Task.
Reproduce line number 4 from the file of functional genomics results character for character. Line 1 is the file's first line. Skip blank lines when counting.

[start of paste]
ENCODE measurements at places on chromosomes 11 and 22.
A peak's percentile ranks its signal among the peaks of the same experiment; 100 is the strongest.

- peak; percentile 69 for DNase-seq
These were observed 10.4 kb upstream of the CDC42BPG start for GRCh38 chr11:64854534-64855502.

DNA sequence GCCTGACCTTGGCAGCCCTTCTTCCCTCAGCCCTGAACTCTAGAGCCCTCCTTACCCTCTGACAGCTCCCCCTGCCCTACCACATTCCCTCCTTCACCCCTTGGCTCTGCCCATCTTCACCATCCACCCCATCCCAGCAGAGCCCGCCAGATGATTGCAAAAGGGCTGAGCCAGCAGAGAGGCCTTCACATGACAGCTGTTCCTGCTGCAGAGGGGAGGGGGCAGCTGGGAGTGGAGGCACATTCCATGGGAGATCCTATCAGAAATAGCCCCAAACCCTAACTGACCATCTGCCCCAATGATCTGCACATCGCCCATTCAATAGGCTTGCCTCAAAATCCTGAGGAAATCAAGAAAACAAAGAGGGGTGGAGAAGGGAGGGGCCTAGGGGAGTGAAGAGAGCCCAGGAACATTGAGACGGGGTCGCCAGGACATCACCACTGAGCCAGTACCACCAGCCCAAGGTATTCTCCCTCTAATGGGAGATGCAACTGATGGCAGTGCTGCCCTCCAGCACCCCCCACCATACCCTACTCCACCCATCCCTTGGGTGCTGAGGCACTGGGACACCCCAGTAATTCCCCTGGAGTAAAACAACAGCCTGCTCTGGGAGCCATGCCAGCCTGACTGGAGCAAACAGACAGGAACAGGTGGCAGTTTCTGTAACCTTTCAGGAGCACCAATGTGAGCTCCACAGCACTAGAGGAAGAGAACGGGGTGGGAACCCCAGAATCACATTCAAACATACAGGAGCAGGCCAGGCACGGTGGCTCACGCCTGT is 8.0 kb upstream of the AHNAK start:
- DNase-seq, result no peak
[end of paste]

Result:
These were observed 10.4 kb upstream of the CDC42BPG start for GRCh38 chr11:64854534-64855502.